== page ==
Sunday in Outer Blogness: Honor Edition!

Naturally, the buzz this past week was about the big news that a BYU basketball player had sex with his girlfriend — if you can believe it! This led to lots of very amusing discussion about control and the BYU honor code, musings on parenting, and the obvious observation that this shouldn’t be more important than serious news like the Middle East. So true! So here‘s a post about the Middle East, plus some other not-so-escapist items like the economy, the environment, and don’t forget death, not to mention Fox News using footage of some entirely different demonstration because the real scene in Wisconsin wasn’t violent enough for the story Fox had decided to write on it…

On second though, let’s go back to entertainment. As you probably know, God’s favorite musical has opened, and some among us have been lucky enough to see it! (Yet, is the musical parody as funny as the original or this other silly song?) In books, Galendara has read two novels that shed some interesting light on gender, and Diane Tingen has actually read that book “Woman” that we discussed last week and posted some excerpts (sounds like judging by its cover was warranted in this case). I’ll be adding Stephen Carter’s What of the Night? to my reading list (I’m currently enjoying some books by Johnny Townsend that I’ll be writing about soon!).

Then there were several other interesting discussions floating around blogspace. First, the connection between belief and evidence, and what to do about it. And how much conspicuous consumption qualifies as obscene? There was more follow-up on Rob Bell (the Christian who doesn’t believe in hell). Then, the Republicans have decided to follow the anti-bullying trend except they’d like an exemption when the bullying is religiously-motivated (cause it turns out that the bullying is all the gays’ fault anyway, dontchaknow). Then, in an irony overload, Orson Scott Card himself has written about extending love to “uncool” kids, and — to make it more fun — bbell has decided to play Taboo by inviting people to discuss it without mentioning homosexuality!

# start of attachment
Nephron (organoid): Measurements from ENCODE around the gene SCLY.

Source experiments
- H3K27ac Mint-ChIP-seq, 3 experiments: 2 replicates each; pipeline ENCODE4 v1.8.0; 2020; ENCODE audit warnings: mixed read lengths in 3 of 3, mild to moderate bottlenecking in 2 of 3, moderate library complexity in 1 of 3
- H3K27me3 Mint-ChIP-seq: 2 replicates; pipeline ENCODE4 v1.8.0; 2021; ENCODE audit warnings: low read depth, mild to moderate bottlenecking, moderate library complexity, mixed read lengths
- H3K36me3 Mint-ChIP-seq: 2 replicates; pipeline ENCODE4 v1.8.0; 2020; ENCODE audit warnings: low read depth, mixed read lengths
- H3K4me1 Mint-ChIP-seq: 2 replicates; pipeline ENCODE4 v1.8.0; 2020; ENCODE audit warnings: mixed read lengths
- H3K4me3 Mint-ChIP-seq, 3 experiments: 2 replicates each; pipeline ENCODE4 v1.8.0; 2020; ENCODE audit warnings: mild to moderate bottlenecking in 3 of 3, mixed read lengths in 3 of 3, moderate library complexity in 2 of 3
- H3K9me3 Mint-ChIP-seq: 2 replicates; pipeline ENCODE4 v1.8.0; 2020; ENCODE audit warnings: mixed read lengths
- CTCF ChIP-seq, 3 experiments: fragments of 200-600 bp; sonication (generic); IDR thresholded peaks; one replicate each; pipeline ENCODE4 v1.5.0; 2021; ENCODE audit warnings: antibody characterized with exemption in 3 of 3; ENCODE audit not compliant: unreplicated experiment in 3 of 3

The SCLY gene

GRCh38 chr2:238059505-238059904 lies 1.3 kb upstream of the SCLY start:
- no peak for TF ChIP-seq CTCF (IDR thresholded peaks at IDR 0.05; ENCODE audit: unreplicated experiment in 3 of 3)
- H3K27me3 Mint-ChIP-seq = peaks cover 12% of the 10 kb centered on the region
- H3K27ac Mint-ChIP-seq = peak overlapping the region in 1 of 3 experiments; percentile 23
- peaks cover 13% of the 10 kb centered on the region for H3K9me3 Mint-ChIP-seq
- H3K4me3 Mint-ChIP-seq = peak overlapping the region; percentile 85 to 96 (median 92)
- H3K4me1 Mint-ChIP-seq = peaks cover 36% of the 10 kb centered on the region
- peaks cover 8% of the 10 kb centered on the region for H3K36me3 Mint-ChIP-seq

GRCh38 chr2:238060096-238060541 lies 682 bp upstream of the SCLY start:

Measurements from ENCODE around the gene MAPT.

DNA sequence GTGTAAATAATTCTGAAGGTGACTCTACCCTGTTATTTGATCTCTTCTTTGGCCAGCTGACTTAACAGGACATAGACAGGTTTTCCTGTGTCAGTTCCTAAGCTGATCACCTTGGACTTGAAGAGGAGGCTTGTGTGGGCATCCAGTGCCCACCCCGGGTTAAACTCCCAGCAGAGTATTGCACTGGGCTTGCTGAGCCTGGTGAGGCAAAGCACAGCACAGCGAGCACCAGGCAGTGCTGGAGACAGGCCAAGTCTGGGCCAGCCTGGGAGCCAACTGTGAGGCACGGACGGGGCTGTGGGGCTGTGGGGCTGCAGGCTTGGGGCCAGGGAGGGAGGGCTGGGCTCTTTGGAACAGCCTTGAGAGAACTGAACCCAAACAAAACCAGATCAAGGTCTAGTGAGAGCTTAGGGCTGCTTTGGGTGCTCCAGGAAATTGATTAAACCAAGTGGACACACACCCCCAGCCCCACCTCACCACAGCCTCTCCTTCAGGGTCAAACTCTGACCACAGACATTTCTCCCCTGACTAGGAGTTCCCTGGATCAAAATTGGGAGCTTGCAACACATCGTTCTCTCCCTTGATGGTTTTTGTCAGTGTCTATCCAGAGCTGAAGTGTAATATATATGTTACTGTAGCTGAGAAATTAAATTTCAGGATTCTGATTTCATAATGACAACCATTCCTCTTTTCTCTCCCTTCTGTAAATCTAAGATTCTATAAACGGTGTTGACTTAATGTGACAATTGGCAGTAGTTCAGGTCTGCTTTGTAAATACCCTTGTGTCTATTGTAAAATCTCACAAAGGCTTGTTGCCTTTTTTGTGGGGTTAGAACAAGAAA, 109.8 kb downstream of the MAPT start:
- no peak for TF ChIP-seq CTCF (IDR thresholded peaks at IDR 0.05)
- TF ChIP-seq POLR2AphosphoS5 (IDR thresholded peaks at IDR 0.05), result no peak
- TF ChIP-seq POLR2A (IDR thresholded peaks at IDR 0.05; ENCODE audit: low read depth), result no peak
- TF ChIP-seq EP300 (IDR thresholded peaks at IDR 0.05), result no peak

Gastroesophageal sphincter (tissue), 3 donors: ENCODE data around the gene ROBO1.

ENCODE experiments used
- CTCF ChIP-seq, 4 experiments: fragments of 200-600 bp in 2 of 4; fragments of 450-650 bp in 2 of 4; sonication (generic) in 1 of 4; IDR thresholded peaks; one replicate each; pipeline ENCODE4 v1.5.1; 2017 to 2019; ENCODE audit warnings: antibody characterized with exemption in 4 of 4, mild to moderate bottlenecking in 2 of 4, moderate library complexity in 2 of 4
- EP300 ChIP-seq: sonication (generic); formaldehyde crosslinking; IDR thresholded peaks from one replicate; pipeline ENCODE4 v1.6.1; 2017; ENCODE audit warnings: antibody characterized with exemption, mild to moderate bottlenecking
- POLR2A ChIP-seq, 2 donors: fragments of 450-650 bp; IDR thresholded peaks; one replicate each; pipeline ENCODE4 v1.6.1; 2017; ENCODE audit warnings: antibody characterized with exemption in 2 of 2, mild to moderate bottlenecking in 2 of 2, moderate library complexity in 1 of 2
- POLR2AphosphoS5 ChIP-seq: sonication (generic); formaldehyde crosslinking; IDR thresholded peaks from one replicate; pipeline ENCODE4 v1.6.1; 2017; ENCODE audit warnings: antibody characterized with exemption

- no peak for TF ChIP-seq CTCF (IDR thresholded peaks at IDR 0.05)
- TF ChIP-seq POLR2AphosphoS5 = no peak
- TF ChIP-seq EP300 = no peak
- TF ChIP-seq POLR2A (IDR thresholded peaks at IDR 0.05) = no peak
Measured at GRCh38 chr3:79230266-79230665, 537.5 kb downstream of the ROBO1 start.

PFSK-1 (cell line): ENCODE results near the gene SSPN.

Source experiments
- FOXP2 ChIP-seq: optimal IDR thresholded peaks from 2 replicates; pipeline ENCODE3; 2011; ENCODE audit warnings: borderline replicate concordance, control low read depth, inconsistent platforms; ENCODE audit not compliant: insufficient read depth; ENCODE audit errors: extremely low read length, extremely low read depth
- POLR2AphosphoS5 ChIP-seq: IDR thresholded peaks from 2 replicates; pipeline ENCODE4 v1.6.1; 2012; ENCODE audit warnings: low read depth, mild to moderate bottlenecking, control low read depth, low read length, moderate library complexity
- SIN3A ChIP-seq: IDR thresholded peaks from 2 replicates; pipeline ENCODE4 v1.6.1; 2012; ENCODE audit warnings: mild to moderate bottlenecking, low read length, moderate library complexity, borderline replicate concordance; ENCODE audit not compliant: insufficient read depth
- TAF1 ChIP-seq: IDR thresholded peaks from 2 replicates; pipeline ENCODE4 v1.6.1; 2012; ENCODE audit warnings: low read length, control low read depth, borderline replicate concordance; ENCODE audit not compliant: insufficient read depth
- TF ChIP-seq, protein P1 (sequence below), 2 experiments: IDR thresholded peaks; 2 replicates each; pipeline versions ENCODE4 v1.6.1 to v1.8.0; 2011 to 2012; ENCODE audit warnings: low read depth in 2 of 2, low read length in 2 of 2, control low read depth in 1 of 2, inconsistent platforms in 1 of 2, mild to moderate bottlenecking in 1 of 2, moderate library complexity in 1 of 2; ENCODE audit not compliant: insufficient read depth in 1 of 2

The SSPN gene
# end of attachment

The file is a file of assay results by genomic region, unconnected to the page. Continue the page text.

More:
Outside the headlines and spotlights, the lives of partially-Mormon families have their own quiet dramas. Carson and Amy are psyching themselves up to come out to their families as unbelievers. lifelongguy is a little leery of a message his daughter brought home from primary. The Bible Belt is giving iBear his dose of culture shock, and the Narrator has found that the counsel against interracial marriage in the Aaronic priesthood manual is still there in the latest edition (in case you needed more reasons not to be Mormon).

And let’s wrap up with awards. The 2010 Niblets are finally underway, and we’ve heard from the 2010 X-Mormon of the year — though she’s a little busy with the new baby, she’s still stirring up controversy! Have a great week!!


C. L. Hanson is the friendly Swiss-French-American ExMormon atheist mom living in Switzerland! Follow me on mastadon at or see "letters from a broad" for further adventures!!

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6 Responses

  1. Goldarn says:

    The Orson Scott Card article was a real piece of work. I, too, used to wonder why so many teachers taught things that weren’t true according to my own readings of the prophets’ teachings (it was much later before I realized that many of the church lessons included what I thought was just stuff the teacher made up). Unlike Card, I rarely corrected the teacher in my youth.
    I, too, felt ostracized from other people in church (not just kids, but the adults who should’ve known better, and tried to “bear one another’s burdens). But I kept going.
    I was told, at college, that I should try just letting other people “be right” even when they preached things against the gospel, and I tried very hard (and rather successfully) to do that. But people still preached false doctrine, and testified of things that were wrong.